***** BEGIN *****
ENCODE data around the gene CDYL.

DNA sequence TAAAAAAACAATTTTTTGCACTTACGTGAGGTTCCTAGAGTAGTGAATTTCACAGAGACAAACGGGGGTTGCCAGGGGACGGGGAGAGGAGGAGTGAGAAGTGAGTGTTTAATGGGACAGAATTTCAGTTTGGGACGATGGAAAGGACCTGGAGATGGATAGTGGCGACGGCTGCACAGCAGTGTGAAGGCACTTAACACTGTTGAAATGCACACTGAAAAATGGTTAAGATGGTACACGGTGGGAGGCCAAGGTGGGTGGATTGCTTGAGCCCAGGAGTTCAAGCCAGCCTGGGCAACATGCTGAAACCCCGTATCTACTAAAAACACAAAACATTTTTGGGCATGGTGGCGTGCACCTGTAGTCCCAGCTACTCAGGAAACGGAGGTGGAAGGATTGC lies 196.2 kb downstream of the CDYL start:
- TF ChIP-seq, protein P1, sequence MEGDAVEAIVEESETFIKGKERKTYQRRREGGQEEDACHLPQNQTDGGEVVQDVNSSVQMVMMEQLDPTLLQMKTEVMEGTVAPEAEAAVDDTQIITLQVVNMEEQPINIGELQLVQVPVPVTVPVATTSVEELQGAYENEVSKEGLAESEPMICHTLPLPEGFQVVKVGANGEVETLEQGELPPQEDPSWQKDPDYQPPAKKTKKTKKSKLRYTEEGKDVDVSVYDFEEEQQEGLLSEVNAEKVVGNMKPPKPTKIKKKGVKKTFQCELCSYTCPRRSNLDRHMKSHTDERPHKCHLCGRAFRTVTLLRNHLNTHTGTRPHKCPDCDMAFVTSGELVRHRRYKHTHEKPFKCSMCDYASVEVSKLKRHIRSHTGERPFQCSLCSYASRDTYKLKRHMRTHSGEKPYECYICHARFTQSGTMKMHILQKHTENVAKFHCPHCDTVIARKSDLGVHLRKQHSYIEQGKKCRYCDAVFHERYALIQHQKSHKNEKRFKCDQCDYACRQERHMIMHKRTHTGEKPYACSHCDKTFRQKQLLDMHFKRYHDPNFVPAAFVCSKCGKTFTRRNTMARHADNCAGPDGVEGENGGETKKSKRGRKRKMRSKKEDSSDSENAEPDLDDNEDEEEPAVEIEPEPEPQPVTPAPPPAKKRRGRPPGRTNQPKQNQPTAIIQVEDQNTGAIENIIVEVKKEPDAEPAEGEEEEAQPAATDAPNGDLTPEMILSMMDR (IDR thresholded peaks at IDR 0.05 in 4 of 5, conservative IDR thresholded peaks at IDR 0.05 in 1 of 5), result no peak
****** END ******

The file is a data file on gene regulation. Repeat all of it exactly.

ENCODE data around the gene CDYL.

DNA sequence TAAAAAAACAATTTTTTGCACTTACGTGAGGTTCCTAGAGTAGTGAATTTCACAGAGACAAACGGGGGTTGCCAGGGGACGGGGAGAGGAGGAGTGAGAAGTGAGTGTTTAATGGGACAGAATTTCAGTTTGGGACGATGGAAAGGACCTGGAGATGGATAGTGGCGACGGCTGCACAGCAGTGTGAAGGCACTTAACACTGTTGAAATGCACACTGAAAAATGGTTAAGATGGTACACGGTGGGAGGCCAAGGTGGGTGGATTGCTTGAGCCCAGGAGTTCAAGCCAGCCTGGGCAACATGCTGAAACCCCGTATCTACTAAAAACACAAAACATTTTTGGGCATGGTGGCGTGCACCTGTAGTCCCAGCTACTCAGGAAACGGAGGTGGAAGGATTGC lies 196.2 kb downstream of the CDYL start:
- TF ChIP-seq, protein P1, sequence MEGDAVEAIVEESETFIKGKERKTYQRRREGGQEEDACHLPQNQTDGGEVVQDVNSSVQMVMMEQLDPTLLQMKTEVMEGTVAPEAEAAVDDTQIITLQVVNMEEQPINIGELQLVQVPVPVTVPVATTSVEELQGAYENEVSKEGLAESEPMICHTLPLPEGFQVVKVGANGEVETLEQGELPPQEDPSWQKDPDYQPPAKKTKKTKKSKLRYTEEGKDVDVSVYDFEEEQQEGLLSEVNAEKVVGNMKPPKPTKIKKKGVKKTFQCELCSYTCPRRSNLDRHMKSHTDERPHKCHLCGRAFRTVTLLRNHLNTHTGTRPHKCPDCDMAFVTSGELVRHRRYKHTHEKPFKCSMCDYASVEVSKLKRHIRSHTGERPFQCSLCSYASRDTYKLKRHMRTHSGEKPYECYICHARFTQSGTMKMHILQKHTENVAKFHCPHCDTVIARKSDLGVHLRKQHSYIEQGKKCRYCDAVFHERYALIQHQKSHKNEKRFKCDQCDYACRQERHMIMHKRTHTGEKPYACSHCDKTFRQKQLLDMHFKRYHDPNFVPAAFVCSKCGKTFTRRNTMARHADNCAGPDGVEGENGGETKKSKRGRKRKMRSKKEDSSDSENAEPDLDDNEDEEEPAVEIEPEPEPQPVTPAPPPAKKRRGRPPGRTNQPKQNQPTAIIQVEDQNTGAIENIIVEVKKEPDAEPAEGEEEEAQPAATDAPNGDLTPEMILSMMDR (IDR thresholded peaks at IDR 0.05 in 4 of 5, conservative IDR thresholded peaks at IDR 0.05 in 1 of 5), result no peak